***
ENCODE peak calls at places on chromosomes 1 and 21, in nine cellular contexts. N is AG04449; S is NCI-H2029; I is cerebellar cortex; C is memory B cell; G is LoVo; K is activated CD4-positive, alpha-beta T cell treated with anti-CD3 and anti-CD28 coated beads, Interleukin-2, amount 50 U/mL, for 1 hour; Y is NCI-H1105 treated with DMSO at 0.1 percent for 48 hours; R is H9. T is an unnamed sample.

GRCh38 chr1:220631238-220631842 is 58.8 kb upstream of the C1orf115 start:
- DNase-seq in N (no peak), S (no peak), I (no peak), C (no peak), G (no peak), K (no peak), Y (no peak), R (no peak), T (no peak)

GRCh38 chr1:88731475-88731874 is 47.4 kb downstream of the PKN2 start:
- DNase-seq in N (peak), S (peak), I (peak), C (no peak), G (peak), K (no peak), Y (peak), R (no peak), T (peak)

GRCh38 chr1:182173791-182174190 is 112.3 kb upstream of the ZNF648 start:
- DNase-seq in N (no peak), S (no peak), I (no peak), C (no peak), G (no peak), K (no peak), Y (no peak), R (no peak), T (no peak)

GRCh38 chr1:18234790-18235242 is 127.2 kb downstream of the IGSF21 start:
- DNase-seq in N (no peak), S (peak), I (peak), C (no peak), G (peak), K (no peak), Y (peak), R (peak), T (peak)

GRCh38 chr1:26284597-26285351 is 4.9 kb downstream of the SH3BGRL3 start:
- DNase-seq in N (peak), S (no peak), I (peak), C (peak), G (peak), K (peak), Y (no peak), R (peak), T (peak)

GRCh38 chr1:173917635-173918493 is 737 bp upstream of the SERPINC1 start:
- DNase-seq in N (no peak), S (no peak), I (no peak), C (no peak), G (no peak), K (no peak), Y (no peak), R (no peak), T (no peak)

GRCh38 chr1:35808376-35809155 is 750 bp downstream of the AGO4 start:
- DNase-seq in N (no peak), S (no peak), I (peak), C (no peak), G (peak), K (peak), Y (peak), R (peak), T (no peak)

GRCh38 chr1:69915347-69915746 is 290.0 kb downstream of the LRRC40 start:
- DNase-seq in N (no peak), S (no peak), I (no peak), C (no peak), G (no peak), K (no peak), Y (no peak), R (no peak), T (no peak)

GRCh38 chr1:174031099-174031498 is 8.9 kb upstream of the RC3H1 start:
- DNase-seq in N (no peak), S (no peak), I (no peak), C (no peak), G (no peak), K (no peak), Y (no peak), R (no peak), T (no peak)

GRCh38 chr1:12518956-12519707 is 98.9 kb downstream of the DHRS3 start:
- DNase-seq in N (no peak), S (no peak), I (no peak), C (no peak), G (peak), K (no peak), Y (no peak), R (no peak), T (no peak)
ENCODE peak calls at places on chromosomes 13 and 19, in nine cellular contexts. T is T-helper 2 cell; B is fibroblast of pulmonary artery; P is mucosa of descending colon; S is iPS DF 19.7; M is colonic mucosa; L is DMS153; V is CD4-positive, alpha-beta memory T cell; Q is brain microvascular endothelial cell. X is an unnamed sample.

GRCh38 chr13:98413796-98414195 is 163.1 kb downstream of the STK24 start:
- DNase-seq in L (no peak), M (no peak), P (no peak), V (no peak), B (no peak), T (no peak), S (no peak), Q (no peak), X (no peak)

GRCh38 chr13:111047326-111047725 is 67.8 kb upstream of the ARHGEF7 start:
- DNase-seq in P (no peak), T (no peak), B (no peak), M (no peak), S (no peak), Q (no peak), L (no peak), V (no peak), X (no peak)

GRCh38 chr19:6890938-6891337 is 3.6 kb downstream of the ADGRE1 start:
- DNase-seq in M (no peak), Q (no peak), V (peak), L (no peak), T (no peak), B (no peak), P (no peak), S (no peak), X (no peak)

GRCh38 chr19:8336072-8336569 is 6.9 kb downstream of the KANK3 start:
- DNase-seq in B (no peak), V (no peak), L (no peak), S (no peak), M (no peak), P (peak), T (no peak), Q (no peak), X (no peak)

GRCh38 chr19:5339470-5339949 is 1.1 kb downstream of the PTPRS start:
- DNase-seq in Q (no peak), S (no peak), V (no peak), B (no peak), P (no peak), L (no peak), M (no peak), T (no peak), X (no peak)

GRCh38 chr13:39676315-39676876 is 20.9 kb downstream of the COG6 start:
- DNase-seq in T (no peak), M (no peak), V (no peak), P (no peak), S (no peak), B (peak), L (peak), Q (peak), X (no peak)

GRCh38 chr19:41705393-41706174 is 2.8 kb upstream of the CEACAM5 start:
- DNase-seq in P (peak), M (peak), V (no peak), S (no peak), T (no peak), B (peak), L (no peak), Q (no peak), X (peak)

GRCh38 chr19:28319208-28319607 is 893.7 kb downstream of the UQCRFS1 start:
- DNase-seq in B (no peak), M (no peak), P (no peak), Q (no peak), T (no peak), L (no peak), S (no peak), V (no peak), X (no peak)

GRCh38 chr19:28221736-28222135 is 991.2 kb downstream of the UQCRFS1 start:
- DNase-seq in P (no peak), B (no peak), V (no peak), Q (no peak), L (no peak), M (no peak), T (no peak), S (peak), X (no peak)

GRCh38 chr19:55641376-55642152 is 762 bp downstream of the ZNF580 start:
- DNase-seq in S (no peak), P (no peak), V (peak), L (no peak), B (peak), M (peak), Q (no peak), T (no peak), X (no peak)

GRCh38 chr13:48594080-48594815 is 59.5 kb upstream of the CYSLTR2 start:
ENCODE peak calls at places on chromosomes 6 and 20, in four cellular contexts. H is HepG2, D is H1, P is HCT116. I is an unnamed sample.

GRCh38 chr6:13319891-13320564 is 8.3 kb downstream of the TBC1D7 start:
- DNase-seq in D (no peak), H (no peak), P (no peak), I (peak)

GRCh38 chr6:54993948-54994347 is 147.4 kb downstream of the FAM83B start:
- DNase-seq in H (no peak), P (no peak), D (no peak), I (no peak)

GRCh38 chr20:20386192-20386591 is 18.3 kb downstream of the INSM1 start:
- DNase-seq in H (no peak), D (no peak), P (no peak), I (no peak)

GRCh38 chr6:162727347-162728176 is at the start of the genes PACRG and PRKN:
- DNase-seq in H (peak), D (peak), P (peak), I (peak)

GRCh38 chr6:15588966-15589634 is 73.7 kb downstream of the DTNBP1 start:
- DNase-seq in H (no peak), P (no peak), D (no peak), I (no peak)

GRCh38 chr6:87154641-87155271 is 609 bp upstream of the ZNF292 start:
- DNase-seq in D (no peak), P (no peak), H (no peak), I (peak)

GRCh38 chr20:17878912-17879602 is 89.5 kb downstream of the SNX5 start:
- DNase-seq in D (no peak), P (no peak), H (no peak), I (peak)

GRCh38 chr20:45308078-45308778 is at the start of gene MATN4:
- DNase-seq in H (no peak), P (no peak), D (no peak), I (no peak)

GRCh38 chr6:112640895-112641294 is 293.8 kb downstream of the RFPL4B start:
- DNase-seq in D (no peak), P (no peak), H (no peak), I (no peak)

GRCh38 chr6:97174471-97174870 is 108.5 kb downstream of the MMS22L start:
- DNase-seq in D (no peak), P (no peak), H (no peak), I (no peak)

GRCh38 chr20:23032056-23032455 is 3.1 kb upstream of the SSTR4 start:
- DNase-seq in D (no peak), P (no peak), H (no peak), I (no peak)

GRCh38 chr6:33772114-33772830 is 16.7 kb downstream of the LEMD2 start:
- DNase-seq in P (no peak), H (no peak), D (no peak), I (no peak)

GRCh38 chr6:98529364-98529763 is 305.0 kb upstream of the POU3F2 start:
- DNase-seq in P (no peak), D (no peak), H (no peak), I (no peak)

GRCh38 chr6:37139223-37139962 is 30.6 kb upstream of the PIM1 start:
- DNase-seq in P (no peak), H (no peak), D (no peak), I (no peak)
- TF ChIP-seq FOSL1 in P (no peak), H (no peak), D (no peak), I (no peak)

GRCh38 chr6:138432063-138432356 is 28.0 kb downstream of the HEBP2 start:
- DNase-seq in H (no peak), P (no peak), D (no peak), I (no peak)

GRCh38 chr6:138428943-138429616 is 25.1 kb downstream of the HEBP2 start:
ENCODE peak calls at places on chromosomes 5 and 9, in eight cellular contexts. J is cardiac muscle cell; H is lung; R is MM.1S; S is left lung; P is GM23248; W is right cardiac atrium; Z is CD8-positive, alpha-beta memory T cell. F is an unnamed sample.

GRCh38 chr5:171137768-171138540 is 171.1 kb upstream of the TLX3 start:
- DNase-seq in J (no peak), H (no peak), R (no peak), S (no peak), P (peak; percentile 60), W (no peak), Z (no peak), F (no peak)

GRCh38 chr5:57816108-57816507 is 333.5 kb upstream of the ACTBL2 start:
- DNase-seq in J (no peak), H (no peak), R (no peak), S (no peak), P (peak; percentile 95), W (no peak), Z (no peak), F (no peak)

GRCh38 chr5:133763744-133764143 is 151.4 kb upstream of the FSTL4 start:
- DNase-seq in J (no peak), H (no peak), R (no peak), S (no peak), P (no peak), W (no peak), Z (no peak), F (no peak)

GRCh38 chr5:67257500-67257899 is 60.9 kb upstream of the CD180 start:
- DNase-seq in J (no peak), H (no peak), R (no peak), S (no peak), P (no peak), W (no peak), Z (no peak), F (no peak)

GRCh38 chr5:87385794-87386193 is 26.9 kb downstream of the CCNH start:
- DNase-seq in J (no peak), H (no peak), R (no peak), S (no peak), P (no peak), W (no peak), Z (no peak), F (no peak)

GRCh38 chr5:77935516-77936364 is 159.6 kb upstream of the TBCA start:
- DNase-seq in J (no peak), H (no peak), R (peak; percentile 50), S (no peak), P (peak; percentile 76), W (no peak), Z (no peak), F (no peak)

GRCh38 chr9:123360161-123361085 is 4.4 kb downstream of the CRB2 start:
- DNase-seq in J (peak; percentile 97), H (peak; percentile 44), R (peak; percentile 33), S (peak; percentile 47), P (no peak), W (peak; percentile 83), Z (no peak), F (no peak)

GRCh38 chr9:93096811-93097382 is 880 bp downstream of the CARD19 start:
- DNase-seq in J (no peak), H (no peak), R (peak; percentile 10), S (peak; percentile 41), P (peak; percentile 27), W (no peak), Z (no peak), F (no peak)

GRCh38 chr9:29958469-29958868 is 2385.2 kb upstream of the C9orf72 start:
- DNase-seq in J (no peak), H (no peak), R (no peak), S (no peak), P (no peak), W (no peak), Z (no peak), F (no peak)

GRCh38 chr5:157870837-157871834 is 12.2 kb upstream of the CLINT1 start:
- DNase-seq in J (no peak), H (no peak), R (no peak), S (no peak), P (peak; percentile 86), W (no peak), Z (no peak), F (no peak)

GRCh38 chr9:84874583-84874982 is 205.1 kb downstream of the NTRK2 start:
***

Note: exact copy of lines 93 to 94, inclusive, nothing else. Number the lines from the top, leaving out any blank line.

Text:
- DNase-seq in J (no peak), H (no peak), R (peak; percentile 10), S (peak; percentile 41), P (peak; percentile 27), W (no peak), Z (no peak), F (no peak)

GRCh38 chr9:29958469-29958868 is 2385.2 kb upstream of the C9orf72 start: